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Thomas A. Stewart Literacy Test (OSSLT) Prep Guide 2013

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Presentation on theme: "Thomas A. Stewart Literacy Test (OSSLT) Prep Guide 2013"— Presentation transcript:

1 Thomas A. Stewart Literacy Test (OSSLT) Prep Guide 2013
How to prepare.

2 On the night Before the Test:
Mark your calendars: Date of OSSLT is Thursday March 31, Eat a healthy dinner. Review for the test Go to bed early Have a good breakfast. Report to your assigned classroom by 8:10 AM. The test starts at 8:20 AM and you must be in your seat ready to start. Bring pencils, black or blue pens and a highlighter. Also, bring material to read if you finish early. NO electronic devices are allowed in the room. Leave your cell phones and mp3 players at home. On the Morning of the Test: 2

3 Tips and Reminders Reading Questions:
Read the first and last sentences right away. Read the entire selection slowly. Number the sentences and the paragraphs. Study graphics and pictures carefully. Highlight challenging words and expressions. 3

4 Tips and Reminders Multiple Choice:
Read the multiple choice questions and go back to the selection to find the answers. Usually, all of the multiple choice options are found in the text but you have to choose the right choice for the QUESTION being asked. When part of the question is in “quotation marks”, you must find that exact phrase in the selection to get the correct answer. 4

5 Tips and Reminders Written Response:
Use the question as the first sentence of your answer. For example: (Question): “Should high school students wear uniforms?” (Answer): “No, high school students should not wear uniforms.” Always use points from the “selection” to support your opinion. Summarize: your first sentence should tell the reader the main point of the selection. Then you should include supporting ideas. Make sure your response is an accurate reflection of the ideas presented in the “selection.” 5

6 Tips and Reminders Writing: Read the question carefully.
Use the rough work section given on the OSSLT and brainstorm your ideas. Organize your ideas before you start writing. Indent your paragraphs. DO NOT double space. Stay on topic. Proof read carefully for spelling errors. Make sure your ideas and paragraphs flow well. Make sure you have strong opening and closing sentences that relate back to the original question or topic. 6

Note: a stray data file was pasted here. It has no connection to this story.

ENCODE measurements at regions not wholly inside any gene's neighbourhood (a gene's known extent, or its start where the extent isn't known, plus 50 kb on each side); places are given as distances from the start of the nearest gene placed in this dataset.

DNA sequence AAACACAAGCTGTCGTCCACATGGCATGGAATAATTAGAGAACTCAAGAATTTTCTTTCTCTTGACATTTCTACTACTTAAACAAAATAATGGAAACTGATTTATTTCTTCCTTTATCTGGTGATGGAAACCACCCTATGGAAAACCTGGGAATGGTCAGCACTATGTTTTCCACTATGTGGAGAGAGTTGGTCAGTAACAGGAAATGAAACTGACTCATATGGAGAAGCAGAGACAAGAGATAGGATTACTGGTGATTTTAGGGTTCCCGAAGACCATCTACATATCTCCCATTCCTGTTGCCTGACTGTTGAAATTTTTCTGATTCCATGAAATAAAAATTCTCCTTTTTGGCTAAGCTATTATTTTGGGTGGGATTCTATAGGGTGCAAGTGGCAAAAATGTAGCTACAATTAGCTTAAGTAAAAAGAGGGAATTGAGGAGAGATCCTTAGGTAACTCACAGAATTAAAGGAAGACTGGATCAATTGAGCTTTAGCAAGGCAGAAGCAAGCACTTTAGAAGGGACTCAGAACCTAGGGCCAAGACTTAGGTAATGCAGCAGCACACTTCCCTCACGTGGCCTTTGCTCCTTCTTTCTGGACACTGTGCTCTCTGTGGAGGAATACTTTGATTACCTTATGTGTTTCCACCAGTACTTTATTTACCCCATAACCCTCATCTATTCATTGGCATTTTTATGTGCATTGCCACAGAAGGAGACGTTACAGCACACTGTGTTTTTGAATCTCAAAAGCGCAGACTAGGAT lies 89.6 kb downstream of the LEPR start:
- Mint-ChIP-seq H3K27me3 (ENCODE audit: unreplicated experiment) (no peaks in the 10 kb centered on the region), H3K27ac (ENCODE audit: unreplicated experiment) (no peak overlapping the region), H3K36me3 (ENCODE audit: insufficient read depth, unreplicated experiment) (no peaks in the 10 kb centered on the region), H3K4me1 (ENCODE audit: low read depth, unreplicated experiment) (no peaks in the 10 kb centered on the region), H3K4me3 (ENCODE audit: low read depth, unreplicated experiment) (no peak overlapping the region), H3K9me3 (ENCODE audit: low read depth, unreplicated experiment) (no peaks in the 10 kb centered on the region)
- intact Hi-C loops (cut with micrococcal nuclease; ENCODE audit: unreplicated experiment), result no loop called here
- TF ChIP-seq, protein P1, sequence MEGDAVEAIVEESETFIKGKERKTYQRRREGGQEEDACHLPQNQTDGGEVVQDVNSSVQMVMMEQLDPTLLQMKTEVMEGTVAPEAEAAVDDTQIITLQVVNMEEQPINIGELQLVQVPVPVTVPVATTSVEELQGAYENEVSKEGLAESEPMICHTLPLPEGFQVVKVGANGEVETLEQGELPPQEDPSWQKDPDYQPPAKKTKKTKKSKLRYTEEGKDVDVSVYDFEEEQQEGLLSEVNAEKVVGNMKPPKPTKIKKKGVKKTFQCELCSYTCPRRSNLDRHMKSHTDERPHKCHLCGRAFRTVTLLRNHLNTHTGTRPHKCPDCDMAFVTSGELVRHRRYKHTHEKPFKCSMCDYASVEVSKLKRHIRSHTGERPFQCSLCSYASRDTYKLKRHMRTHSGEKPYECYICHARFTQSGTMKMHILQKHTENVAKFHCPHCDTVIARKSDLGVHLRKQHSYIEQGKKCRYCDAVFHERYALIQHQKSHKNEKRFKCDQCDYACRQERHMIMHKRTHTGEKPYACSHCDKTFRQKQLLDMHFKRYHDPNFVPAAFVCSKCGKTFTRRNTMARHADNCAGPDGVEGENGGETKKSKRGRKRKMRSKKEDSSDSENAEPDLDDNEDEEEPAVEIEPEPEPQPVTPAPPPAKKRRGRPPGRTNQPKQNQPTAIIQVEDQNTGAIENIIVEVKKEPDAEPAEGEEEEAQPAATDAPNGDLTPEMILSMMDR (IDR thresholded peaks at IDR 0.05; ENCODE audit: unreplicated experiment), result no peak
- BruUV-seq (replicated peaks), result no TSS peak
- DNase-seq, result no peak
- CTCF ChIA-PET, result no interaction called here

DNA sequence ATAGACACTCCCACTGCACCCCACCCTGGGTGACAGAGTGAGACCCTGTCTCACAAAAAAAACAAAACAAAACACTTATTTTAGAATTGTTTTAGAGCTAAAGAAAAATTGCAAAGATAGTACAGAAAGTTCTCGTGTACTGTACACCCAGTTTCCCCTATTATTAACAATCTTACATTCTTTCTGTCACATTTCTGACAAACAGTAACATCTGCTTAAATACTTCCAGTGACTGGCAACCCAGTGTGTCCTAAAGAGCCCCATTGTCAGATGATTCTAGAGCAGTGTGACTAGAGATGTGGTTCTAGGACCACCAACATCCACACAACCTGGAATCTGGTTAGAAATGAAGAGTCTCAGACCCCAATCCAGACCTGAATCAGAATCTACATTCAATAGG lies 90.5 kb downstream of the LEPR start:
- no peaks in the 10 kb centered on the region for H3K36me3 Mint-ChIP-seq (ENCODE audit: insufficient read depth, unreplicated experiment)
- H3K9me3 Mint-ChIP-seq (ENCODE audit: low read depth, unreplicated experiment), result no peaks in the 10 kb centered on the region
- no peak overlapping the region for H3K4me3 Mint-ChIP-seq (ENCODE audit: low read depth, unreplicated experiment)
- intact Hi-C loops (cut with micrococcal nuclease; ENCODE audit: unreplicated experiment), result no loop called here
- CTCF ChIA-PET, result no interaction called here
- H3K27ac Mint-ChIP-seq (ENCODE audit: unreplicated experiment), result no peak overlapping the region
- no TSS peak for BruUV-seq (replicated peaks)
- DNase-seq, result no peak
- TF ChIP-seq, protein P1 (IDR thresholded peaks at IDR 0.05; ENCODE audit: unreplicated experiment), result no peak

7 OSSLT-speak Decoding the OSSLT:
The OSSLT has its own special terminology. It’s important to know what their terms mean. Selection: A “selection” is the thing they have you read…it might be part of a book, a story from a magazine, something from a website, but basically it’s the thing you need to base your answers on. Prompt: The “prompt” is basically the question. For a Series of Paragraphs Expressing an Opinion the “prompt” will be the topic they want you to write about. Response: Your “response” is your answer; what you write about the “selection” in answer to the “prompt.” Scoring: “Scoring” is the word they use for marking or grading. Your score on each question is called a Code. So if you get 30 they call it a Code 30. Conventions: Spelling, grammar, sentence structure and punctuation.

8 What’s on the Test Reading Questions
Students will be asked to read and respond to: An Information paragraph A News report A Dialogue A Real-life narrative A Graphic text The reading selections are followed by multiple-choice and/or open-response questions. 8

9 STRATEGIES: Reading Questions Make sure you:
Read the question carefully and take a second to think about what it’s really asking you. Find the part of the “selection” that is most closely related to the question. Start your answer by re-stating the question. Write in full sentences. Quote the part of the “selection” that best answers the questions. Use at least two examples (points) from what you read. Try to avoid slang and popular expressions (You so don’t want an Epic Fail). Look your work over for spelling mistakes. 9

10 What’s on the Test Writing Questions Students will be asked to answer:
Two Short-writing tasks (6 lines each) Two long-writing tasks: a news report (one page) a series of paragraphs expressing an opinion (two pages) Multiple-choice questions that test writing skills and are independent of the reading selections. 10

11 Strategies: Writing Questions
Writing questions are not related to the Reading Questions. They expect you to draw from your own experience when answering the Writing Questions. News Report Questions are often “School related.” Use TAS as the school and use the names of people you know. In both the News Report and the Series of Paragraphs us one idea per paragraph. Write five paragraphs for the Series of Paragraphs and at least that many for the News Report. On the Series of Paragraphs “expressing an opinion” pick one side of an issue and stick to it. Support your opinion as clearly as you can and don’t try to argue both sides. Keep your opinion out of the News Report. Write the news report in the Third Person and in the past tense. Make an effort to check your spelling and punctuation. For more in depth information see the individual guides in this series. 11

12 Ministry Resources Here are some links to help practice and prepare for the test. The EQAO website has two practice tests along with answers Planning and Preparation Guide Getting Ready Guide Sample Test booklet 1 Sample Test booklet 2 Blank Student Answer Sheet Multiple Choice Answer Key 12

13 Thomas A Stewart OSSLT Guide
TAS OSSLT Guides: How the test is marked and why this matters Reading Questions: Open Response Reading Questions: Multiple Choice Writing Questions: Series of Paragraphs Writing Questions: Open Response Short Writing Writing Questions: News Report How to prepare for the OSSLT Overview of the OSSLT

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